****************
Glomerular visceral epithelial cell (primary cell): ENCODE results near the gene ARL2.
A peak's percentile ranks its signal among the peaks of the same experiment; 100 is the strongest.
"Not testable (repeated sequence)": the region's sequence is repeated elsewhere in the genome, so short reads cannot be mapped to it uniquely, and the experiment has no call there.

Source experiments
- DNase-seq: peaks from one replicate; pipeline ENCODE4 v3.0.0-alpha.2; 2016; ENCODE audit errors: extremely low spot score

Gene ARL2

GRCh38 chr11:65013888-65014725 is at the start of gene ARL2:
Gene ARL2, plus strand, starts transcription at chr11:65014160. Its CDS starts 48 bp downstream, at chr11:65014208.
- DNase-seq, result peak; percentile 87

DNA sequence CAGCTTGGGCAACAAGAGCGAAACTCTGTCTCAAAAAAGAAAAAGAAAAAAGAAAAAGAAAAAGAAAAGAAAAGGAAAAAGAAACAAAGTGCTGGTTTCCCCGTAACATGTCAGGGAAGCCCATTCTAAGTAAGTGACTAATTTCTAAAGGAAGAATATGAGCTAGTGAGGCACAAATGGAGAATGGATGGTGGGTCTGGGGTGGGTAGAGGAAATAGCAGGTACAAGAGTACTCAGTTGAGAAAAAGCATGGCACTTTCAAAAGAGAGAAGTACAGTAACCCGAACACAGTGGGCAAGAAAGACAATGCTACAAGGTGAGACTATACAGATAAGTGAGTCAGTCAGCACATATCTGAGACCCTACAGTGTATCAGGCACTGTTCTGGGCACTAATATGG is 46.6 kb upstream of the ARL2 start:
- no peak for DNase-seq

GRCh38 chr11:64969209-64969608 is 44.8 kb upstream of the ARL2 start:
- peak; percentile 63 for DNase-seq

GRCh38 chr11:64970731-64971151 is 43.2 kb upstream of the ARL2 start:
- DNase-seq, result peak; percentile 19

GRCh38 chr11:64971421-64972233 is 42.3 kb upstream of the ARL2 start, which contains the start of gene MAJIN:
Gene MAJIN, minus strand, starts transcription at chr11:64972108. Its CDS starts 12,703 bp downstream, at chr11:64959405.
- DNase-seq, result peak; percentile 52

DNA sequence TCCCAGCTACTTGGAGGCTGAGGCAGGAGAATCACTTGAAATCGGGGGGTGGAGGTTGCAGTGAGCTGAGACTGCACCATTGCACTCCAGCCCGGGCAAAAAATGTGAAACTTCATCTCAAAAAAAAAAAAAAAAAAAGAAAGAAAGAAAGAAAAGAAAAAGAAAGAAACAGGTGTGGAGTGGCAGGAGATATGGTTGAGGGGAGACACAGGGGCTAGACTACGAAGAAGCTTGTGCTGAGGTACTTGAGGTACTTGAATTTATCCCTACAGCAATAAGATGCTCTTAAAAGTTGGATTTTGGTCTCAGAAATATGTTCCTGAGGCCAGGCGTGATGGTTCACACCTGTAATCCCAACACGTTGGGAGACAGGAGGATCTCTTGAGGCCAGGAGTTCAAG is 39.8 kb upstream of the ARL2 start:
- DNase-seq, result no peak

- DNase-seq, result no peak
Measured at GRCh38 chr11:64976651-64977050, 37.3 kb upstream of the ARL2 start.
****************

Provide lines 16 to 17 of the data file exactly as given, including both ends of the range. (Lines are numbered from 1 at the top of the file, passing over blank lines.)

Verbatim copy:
GRCh38 chr11:64971421-64972233 is 42.3 kb upstream of the ARL2 start, which contains the start of gene MAJIN:
Gene MAJIN, minus strand, starts transcription at chr11:64972108. Its CDS starts 12,703 bp downstream, at chr11:64959405.